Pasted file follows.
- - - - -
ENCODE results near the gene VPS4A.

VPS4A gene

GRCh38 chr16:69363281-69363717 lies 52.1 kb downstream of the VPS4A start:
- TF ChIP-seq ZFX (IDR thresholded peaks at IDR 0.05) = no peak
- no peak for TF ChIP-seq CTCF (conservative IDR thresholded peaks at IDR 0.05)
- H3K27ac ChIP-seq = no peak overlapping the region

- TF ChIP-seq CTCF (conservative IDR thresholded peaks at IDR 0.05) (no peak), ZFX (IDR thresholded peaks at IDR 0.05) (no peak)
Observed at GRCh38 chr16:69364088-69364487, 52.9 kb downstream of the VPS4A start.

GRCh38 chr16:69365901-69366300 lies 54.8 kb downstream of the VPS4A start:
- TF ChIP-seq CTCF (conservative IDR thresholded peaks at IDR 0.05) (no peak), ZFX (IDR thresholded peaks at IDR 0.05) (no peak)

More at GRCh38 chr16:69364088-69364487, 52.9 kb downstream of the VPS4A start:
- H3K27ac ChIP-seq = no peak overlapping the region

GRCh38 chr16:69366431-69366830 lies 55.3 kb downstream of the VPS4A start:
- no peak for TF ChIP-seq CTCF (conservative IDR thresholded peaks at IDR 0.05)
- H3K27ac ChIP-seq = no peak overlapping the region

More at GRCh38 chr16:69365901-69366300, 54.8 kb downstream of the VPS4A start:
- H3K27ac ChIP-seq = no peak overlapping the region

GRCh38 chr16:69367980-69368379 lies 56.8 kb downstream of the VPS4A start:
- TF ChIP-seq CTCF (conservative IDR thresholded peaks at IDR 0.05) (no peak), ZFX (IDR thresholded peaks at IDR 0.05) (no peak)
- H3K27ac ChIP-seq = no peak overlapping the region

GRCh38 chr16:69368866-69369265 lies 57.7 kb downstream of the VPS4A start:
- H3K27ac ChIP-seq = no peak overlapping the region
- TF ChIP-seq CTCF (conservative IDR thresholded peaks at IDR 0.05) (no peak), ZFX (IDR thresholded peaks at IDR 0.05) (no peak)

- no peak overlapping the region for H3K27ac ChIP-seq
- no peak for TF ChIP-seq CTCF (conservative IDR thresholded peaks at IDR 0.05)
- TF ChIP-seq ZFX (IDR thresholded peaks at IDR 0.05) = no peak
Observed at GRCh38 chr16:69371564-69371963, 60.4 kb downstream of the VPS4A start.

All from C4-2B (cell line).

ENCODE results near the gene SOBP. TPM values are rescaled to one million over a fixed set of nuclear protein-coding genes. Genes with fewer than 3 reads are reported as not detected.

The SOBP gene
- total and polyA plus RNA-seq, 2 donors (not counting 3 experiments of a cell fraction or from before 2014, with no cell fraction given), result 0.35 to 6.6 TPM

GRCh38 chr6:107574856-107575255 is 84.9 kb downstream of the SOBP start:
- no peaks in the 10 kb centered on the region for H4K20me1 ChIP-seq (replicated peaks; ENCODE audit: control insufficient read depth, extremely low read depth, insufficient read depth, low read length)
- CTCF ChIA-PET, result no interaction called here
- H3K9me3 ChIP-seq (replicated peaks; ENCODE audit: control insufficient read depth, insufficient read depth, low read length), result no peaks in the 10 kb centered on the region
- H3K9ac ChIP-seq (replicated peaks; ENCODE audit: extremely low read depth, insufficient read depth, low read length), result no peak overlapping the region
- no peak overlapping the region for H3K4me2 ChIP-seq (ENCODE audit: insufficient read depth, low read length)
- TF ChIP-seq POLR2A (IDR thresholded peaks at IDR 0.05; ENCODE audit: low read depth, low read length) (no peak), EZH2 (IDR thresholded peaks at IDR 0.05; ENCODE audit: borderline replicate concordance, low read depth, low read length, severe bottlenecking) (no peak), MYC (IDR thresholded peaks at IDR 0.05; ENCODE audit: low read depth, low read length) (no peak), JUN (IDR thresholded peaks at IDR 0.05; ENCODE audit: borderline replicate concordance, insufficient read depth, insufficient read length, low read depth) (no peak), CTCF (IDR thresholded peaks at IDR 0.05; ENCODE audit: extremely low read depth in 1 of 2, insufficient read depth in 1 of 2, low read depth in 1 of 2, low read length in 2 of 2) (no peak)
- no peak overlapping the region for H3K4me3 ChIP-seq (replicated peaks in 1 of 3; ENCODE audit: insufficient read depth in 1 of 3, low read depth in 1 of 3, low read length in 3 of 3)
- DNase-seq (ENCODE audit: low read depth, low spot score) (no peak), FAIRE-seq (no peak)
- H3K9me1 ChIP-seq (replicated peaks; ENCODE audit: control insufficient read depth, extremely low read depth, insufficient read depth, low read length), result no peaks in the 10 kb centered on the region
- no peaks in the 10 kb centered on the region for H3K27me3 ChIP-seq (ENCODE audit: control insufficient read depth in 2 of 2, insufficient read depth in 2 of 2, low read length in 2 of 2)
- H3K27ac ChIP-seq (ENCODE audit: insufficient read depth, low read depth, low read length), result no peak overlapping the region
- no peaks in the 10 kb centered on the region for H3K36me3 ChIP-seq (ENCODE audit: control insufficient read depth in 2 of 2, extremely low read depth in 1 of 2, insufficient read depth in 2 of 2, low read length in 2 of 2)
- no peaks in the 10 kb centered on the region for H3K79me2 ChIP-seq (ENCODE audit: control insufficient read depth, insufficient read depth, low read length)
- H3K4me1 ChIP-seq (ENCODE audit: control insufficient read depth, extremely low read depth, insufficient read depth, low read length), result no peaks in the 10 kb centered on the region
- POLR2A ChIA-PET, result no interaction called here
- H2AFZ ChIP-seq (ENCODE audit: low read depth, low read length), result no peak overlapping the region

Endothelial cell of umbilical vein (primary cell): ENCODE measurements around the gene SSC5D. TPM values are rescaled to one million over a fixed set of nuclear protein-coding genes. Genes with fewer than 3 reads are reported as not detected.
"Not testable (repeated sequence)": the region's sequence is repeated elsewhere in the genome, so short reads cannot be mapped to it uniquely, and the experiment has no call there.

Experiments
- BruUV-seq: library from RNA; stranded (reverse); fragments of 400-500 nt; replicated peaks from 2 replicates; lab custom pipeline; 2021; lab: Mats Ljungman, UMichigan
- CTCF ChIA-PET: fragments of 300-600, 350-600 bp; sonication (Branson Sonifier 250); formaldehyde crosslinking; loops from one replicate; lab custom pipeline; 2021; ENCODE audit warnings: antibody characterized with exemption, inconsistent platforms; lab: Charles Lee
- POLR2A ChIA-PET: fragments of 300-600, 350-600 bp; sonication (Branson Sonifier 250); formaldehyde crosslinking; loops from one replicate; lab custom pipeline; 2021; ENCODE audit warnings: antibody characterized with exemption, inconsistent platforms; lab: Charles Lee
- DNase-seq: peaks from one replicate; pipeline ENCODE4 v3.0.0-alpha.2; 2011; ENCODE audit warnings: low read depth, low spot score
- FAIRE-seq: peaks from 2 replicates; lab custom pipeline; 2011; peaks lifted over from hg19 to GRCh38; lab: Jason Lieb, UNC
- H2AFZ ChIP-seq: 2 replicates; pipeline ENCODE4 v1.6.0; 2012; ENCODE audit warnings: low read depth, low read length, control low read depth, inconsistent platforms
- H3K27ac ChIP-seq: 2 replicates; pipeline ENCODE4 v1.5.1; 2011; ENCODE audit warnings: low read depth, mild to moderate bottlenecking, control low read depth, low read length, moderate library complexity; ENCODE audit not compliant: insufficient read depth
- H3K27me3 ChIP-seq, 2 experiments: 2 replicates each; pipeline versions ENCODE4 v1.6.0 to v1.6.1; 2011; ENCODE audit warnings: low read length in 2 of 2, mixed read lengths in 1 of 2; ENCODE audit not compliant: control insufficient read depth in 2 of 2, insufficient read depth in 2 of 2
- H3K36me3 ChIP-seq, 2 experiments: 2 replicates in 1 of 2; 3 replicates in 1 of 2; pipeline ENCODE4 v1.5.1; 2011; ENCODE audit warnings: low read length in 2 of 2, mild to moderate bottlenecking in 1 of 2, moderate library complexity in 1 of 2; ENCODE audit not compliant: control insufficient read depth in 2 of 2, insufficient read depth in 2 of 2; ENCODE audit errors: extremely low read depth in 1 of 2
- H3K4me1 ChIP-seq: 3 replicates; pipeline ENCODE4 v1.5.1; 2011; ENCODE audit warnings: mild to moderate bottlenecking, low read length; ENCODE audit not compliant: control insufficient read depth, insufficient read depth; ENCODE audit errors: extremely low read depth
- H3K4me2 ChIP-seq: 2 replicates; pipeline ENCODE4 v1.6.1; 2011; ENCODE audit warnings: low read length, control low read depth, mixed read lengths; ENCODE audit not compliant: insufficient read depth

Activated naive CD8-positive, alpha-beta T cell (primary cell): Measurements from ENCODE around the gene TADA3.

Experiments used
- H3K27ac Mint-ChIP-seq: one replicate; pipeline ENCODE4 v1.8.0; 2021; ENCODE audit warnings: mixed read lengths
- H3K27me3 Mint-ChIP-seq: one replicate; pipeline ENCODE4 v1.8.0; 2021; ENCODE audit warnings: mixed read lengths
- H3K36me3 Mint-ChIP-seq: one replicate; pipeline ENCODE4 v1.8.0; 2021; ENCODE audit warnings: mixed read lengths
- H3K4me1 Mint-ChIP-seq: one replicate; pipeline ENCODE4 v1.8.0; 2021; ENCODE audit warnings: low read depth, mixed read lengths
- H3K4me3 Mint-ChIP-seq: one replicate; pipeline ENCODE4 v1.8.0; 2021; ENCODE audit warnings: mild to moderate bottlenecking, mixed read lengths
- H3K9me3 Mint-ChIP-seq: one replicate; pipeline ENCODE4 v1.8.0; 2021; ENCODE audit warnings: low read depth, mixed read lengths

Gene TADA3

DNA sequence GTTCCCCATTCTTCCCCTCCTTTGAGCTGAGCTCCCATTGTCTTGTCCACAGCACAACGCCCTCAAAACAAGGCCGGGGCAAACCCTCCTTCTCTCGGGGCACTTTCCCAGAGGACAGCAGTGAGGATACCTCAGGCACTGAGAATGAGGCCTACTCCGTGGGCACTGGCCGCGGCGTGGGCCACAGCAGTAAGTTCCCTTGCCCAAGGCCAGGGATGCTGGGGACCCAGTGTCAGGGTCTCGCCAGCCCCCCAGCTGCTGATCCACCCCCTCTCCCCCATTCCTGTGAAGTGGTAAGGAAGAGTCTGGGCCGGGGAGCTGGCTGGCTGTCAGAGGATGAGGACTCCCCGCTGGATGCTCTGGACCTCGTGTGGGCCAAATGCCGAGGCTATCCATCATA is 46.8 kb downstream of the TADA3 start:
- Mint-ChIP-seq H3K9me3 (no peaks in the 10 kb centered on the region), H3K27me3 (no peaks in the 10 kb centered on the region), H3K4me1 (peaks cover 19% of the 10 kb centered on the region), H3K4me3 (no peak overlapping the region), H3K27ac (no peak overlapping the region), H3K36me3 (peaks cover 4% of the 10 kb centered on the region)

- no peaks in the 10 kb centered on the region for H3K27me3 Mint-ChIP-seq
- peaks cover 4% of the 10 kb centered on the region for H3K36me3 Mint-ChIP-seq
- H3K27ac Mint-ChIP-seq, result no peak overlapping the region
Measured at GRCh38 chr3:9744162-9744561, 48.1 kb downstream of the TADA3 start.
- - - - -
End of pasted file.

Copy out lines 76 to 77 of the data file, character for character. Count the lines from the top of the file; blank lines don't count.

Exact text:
- H3K27ac Mint-ChIP-seq, result no peak overlapping the region
Measured at GRCh38 chr3:9744162-9744561, 48.1 kb downstream of the TADA3 start.